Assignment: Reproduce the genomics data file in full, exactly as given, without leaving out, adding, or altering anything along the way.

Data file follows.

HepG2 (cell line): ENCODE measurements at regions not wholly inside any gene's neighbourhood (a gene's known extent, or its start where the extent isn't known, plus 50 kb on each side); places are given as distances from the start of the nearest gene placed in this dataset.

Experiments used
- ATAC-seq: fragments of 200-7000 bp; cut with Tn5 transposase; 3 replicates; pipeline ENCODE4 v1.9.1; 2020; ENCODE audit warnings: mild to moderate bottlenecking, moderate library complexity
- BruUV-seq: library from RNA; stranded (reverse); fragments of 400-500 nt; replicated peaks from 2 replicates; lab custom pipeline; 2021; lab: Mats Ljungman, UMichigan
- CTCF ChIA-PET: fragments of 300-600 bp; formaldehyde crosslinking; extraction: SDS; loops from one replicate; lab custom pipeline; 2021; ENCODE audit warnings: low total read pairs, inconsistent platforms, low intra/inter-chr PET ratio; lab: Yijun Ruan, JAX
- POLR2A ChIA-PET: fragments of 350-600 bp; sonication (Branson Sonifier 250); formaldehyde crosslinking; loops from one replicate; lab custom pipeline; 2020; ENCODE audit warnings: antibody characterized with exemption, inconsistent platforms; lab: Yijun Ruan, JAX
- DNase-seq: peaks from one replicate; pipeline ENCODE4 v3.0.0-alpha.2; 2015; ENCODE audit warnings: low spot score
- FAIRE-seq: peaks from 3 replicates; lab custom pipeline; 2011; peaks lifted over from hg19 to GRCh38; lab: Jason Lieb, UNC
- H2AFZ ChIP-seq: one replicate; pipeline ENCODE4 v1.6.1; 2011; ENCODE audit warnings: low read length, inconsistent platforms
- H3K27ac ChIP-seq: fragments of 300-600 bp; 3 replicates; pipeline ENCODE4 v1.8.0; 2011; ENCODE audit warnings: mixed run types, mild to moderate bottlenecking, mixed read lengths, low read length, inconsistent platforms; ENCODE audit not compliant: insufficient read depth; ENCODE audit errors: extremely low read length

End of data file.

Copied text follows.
HepG2 (cell line): ENCODE measurements at regions not wholly inside any gene's neighbourhood (a gene's known extent, or its start where the extent isn't known, plus 50 kb on each side); places are given as distances from the start of the nearest gene placed in this dataset.

Experiments used
- ATAC-seq: fragments of 200-7000 bp; cut with Tn5 transposase; 3 replicates; pipeline ENCODE4 v1.9.1; 2020; ENCODE audit warnings: mild to moderate bottlenecking, moderate library complexity
- BruUV-seq: library from RNA; stranded (reverse); fragments of 400-500 nt; replicated peaks from 2 replicates; lab custom pipeline; 2021; lab: Mats Ljungman, UMichigan
- CTCF ChIA-PET: fragments of 300-600 bp; formaldehyde crosslinking; extraction: SDS; loops from one replicate; lab custom pipeline; 2021; ENCODE audit warnings: low total read pairs, inconsistent platforms, low intra/inter-chr PET ratio; lab: Yijun Ruan, JAX
- POLR2A ChIA-PET: fragments of 350-600 bp; sonication (Branson Sonifier 250); formaldehyde crosslinking; loops from one replicate; lab custom pipeline; 2020; ENCODE audit warnings: antibody characterized with exemption, inconsistent platforms; lab: Yijun Ruan, JAX
- DNase-seq: peaks from one replicate; pipeline ENCODE4 v3.0.0-alpha.2; 2015; ENCODE audit warnings: low spot score
- FAIRE-seq: peaks from 3 replicates; lab custom pipeline; 2011; peaks lifted over from hg19 to GRCh38; lab: Jason Lieb, UNC
- H2AFZ ChIP-seq: one replicate; pipeline ENCODE4 v1.6.1; 2011; ENCODE audit warnings: low read length, inconsistent platforms
- H3K27ac ChIP-seq: fragments of 300-600 bp; 3 replicates; pipeline ENCODE4 v1.8.0; 2011; ENCODE audit warnings: mixed run types, mild to moderate bottlenecking, mixed read lengths, low read length, inconsistent platforms; ENCODE audit not compliant: insufficient read depth; ENCODE audit errors: extremely low read length